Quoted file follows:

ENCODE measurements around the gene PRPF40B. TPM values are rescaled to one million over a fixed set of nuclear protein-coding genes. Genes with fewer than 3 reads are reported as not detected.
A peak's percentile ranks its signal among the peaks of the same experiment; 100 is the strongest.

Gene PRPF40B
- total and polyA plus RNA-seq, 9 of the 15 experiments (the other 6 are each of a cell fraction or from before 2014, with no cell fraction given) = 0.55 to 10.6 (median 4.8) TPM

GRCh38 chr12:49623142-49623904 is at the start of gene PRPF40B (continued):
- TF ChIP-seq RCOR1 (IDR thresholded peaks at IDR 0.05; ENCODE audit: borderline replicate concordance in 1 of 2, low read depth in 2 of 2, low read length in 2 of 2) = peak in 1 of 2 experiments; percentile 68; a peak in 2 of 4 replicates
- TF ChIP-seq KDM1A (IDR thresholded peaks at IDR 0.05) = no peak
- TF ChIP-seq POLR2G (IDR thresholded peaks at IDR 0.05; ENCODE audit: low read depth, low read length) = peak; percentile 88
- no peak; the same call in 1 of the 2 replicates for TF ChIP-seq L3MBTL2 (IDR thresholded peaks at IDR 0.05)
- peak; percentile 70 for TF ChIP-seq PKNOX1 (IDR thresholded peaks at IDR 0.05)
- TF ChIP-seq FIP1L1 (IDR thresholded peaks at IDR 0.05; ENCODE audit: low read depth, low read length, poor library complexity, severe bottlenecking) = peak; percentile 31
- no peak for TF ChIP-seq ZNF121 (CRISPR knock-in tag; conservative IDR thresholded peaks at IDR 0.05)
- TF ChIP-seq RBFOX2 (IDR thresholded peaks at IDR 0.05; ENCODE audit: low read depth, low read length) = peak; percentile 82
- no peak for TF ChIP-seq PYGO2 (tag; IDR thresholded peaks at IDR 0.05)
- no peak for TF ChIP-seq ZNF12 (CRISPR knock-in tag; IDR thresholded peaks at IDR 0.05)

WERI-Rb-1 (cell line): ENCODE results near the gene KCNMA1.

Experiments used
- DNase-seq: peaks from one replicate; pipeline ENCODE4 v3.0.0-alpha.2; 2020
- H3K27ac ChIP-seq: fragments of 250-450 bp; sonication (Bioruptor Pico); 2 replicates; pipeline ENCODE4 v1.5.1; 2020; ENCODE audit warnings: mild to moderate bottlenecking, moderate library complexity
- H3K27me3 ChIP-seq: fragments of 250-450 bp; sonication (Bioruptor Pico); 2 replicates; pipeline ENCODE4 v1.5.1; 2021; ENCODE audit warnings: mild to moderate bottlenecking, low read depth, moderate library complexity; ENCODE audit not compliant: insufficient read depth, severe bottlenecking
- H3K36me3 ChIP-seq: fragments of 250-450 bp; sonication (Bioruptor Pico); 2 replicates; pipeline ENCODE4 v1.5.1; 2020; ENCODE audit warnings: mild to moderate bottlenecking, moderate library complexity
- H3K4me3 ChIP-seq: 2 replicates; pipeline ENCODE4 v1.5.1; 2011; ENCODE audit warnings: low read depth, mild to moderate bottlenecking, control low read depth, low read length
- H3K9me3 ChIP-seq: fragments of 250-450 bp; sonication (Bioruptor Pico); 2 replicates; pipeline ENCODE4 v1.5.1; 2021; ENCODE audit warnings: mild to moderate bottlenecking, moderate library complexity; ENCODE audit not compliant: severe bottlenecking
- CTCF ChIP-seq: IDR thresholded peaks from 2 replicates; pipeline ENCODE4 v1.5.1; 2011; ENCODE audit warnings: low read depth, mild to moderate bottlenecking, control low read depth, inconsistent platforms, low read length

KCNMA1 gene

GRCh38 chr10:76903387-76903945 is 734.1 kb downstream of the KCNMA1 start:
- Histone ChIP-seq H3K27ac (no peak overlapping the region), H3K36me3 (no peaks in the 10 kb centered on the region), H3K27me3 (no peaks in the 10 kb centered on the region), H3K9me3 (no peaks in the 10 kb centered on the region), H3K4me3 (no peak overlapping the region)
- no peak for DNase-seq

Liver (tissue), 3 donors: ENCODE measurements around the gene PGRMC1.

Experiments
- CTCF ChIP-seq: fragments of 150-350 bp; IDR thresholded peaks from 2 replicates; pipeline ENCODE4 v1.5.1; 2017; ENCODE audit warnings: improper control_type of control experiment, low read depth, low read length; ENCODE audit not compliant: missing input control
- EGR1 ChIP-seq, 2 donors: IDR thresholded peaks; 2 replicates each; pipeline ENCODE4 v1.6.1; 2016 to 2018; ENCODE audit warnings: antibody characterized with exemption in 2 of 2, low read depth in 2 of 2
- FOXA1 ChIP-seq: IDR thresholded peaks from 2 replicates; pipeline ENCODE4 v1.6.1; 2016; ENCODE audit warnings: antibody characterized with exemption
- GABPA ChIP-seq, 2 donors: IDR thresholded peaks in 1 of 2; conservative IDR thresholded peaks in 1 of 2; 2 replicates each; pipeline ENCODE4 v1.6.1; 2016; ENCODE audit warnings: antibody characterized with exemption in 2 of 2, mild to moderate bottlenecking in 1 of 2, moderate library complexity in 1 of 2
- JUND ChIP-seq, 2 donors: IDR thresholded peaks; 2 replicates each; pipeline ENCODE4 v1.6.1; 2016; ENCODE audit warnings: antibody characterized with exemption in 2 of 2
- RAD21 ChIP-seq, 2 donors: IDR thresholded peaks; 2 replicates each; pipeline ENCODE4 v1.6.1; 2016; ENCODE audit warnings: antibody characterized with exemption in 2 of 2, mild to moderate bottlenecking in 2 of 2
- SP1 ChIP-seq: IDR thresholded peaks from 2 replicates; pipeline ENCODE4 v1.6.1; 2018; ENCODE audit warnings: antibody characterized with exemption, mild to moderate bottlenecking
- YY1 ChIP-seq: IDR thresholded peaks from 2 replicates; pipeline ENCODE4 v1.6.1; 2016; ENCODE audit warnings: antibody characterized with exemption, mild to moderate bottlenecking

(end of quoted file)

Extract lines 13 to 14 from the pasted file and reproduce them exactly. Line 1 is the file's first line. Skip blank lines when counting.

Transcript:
- TF ChIP-seq RBFOX2 (IDR thresholded peaks at IDR 0.05; ENCODE audit: low read depth, low read length) = peak; percentile 82
- no peak for TF ChIP-seq PYGO2 (tag; IDR thresholded peaks at IDR 0.05)